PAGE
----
Stormy Weather? Asthmatics Beware

Thunderstorms trap pollen that trigger attacks

When bad weather is brewing, people with asthma might want to retreat to the shelter of an air-conditioned room or get out inhalers designed to block asthma attacks. Thunderstorms can concentrate small particles in the air, such as pollen, and release them through rain to trigger attacks.

Scientists at the University of Sydney in Australia found that thunderstorms particularly aggravated asthmatics whose attacks are triggered by grass pollen. Pollen counts shot up between four- and 12-fold following a thunderstorm.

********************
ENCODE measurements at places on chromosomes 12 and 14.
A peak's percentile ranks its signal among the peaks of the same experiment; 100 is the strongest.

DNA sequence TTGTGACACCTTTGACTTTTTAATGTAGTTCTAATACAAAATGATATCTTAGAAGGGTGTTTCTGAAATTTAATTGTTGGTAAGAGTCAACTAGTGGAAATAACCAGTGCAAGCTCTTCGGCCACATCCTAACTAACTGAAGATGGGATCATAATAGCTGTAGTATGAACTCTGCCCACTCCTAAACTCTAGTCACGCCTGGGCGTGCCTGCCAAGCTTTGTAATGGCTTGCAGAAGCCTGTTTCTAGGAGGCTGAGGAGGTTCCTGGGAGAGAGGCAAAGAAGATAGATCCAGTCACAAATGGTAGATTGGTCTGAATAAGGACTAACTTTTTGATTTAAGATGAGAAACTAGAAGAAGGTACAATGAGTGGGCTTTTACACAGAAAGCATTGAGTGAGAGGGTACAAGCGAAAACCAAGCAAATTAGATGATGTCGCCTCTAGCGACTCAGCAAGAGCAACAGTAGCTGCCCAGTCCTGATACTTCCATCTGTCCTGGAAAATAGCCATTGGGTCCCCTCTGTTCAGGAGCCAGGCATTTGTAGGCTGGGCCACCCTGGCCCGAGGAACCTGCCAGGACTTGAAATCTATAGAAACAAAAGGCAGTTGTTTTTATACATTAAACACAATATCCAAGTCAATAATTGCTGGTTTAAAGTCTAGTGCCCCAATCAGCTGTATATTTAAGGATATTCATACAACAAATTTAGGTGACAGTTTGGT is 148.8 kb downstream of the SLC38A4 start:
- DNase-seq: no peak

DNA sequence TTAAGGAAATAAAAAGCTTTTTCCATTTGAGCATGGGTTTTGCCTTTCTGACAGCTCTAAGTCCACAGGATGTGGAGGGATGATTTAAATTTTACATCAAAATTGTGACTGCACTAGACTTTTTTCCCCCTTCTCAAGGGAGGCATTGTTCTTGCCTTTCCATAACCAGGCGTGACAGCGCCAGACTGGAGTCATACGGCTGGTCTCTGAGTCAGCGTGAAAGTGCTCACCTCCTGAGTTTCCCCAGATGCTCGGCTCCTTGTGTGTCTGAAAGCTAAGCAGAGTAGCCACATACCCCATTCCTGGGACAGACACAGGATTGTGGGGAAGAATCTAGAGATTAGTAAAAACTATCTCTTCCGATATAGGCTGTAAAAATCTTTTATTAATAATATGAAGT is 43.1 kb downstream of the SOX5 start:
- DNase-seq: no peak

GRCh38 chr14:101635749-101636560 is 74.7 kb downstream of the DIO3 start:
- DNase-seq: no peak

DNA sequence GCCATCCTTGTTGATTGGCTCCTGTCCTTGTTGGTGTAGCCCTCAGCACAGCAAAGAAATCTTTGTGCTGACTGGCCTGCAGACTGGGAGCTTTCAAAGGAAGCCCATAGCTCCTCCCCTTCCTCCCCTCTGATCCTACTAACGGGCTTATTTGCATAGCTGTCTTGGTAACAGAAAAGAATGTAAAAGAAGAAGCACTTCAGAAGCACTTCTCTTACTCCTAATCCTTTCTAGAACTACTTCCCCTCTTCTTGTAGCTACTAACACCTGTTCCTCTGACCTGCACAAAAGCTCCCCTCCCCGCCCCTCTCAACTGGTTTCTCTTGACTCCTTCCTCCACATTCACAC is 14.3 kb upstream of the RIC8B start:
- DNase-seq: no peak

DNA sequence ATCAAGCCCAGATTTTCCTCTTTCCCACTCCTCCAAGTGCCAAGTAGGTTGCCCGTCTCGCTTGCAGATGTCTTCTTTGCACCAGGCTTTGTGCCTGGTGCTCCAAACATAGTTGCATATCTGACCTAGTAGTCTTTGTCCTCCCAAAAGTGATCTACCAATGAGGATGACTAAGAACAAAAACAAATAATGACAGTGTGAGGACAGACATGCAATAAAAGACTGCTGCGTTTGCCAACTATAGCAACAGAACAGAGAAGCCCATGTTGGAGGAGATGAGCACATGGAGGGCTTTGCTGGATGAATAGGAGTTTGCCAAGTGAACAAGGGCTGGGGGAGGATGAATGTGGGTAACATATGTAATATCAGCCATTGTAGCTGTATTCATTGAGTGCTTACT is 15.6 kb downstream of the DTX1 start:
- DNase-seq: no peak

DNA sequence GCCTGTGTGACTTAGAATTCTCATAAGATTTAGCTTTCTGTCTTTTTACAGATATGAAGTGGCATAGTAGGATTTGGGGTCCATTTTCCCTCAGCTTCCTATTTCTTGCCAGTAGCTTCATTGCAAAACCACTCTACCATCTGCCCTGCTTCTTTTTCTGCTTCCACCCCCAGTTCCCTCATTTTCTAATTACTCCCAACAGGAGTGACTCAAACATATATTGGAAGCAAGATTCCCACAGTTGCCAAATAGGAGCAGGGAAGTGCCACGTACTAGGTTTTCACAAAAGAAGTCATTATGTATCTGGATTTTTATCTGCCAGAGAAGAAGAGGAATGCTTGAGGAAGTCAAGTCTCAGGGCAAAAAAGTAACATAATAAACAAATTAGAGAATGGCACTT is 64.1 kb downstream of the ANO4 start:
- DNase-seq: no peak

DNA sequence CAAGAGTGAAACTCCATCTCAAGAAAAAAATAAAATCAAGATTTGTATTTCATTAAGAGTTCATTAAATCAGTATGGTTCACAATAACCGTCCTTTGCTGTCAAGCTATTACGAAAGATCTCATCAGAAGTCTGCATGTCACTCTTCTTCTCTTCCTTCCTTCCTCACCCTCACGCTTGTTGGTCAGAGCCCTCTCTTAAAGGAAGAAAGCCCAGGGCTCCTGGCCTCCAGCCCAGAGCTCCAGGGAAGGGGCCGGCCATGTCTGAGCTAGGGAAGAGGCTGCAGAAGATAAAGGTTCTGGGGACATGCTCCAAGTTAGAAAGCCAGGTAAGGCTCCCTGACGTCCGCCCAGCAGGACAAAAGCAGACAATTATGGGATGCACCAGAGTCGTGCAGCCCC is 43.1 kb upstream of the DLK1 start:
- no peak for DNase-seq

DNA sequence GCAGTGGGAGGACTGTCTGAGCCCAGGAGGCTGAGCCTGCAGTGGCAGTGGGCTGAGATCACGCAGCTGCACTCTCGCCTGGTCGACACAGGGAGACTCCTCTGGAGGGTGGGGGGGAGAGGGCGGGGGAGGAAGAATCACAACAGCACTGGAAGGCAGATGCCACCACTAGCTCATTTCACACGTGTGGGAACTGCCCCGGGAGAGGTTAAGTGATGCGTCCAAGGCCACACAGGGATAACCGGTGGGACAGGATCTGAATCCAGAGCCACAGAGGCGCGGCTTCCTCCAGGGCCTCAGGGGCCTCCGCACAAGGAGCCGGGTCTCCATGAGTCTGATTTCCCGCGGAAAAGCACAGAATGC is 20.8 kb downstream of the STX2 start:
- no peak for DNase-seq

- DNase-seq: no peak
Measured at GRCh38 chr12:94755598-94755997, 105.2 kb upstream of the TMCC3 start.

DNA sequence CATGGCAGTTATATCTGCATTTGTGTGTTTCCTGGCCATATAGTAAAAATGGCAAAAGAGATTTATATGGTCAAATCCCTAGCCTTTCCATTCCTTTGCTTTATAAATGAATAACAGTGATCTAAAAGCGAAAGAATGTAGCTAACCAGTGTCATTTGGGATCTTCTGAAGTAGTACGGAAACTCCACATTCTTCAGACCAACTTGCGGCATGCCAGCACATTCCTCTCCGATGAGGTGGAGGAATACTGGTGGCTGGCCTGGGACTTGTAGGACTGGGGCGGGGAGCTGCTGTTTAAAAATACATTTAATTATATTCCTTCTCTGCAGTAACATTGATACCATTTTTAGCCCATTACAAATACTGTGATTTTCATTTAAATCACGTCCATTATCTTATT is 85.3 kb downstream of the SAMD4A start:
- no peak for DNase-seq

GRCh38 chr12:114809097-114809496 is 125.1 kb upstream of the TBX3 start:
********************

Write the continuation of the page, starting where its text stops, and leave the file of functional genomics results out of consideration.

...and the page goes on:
The BBC News describes the research and advises asthmatics to watch their breathing closely following storms. People whose asthma worsens afterward should talk with their doctor about increasing preventive medications or take other measures to head off attacks.

The Why Files from the University of Wisconsin puts asthma into perspective and describes treatments and factors that trigger attacks. A brief test from Dr. Stephen Ruoss at Stanford University in California will check your "asthma I.Q.".

Consumer News